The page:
More and more of us are reporting feelings of loneliness at all ages. With so many new ways to connect with each other, why are we feeling lonelier than ever?
We’re facing a problem like never before. Despite greater interconnectivity than any other previous generation has had thanks to the rise of social media, online communities, and new technical wonders, more and more of us are reporting feelings of loneliness and disconnect from the world around us.
In 2018, the world’s largest survey on loneliness revealed 16 to 24-year-olds are the most likely to be lonely. The BBC Loneliness Experiment surveyed 55,000 people, revealed 40% of young people within this age bracket felt lonely often or very often.
Just a few short months later, the Office for National Statistics (ONS) revealed one in seven children aged 11 feel lonely, with nearly one in five children living in cities reporting feeling lonely often.
We reach for our phones when we feel the need to connect, and get met with an instant hit of something... We have connectivity but little community
Yet another report released in mid-2019 went on to reveal the increased risk of loneliness for people from Black, Asian, Minority and Ethnic (BAME) backgrounds, thanks to a higher likelihood of encountering discrimination, barriers, and stigma.
Discovering how we can overcome our feelings of loneliness can feel like an insurmountable step. While each of us will encounter periods of loneliness throughout our lifetimes, many of us encounter feelings of shame. Counsellor Sophie Spiegler explains
“We live in a world where communication methods can link you 24/7 with almost anyone, anytime, on a vast number of platforms. Technology rules our lives. Our opportunities to speak with humans and have human contact disappear by the day.
“We reach for our phones when we feel the need to connect, and get met with an instant hit of something. But we miss out big time with this way of being. We have connectivity but little community. Communication but little real connection.
“Everyone is talking, but hardly anyone is being heard. We may feel the yearning to connect with another in a deeper and more meaningful way, yet feel paralysed to reach out, ashamed of our need for human connectedness. Our society places value on ‘independence’, the martyr that can ‘do it all themselves’, and the ‘selfless person’ who takes nothing for themselves.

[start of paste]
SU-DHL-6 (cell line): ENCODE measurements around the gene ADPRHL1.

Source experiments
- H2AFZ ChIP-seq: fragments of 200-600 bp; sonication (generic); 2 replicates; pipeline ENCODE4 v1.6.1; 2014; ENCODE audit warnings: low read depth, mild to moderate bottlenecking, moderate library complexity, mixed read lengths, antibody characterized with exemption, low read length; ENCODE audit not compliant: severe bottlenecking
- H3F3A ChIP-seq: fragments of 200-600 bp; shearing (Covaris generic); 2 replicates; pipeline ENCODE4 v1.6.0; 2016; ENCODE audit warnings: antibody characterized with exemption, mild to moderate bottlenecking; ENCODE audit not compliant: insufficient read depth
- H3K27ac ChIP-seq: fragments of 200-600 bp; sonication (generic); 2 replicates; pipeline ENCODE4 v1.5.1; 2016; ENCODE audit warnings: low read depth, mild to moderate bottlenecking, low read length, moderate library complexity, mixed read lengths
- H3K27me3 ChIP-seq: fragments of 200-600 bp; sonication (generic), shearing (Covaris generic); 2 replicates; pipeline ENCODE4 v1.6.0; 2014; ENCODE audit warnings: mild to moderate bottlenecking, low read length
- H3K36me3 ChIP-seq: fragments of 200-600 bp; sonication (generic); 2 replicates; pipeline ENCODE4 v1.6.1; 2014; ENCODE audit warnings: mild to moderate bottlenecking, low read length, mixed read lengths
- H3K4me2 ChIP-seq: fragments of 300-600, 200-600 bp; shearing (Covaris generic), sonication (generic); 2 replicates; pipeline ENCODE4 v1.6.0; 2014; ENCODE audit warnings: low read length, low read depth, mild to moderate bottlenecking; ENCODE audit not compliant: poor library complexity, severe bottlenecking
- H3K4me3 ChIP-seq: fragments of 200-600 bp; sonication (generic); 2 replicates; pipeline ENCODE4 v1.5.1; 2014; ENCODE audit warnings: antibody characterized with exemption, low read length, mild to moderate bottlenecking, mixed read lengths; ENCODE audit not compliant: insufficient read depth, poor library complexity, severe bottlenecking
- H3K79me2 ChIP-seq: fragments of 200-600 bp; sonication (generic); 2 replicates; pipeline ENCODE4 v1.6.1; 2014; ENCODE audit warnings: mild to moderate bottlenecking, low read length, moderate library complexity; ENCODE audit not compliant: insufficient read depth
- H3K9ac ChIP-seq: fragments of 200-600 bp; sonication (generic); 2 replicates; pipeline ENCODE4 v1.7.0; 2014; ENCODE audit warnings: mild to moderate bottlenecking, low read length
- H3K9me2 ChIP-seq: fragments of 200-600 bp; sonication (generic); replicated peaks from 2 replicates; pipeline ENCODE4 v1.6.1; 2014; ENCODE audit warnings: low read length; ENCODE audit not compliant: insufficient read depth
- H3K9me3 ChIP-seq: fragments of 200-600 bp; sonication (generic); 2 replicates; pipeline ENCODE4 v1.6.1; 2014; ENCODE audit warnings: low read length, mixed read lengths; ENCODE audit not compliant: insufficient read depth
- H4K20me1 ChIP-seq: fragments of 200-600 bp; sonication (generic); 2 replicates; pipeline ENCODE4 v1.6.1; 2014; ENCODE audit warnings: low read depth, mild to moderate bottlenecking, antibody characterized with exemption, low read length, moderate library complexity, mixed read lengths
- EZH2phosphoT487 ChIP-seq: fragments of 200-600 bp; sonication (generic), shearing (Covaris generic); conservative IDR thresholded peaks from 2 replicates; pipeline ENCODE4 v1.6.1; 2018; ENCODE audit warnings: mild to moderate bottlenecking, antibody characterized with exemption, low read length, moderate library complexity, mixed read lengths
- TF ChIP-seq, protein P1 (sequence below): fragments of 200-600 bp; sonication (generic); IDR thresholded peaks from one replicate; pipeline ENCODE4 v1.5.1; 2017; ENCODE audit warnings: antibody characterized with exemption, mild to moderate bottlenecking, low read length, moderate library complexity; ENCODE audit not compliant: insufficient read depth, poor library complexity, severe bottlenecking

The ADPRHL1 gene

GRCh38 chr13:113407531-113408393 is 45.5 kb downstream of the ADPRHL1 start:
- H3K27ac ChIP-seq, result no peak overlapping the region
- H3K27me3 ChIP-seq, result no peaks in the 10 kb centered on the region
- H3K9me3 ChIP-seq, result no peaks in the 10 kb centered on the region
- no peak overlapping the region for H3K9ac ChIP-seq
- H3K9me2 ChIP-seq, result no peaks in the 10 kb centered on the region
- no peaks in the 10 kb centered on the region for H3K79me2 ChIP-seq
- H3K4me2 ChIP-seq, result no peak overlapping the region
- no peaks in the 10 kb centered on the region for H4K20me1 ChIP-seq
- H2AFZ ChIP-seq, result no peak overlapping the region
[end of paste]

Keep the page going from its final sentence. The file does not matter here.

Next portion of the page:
“But human connection, attention, and (inter)dependence are all basic human needs, as much as water, food, and air. We all have needs. Connection - to be seen, heard, loved, empathised with, cared for, supported, challenged, or even just to be with another, is integral to our sense of self, our ability to feel like we even exist sometimes.
If you feel lonely right now, I urge you to tune into the desire to connect, no matter how small it is
“If you feel lonely right now, I urge you to tune into the desire to connect, no matter how small it is, to acknowledge but let go of the shaming words for just long enough to reach out and ask for what you need. For human contact, right now.”
Reaching out and connecting with others can be the first step towards feeling like we are not alone. When we are lost in the depths of our loneliness, it can feel impossible; how can others possibly understand just how alone, how dark, how paralysing and all-consuming that loneliness can feel?
Yet through hearing other people's experiences, through reading about how they have visited those same dark places and come out from the other side of it, stronger and happier than before, we too can rediscover our hope for overcoming our feelings of loneliness.
Where you can find help
If you or someone you care about have been feeling lonely and are concerned that these feelings may be developing into something deeper, there are places you can go to find out more information, find help and support.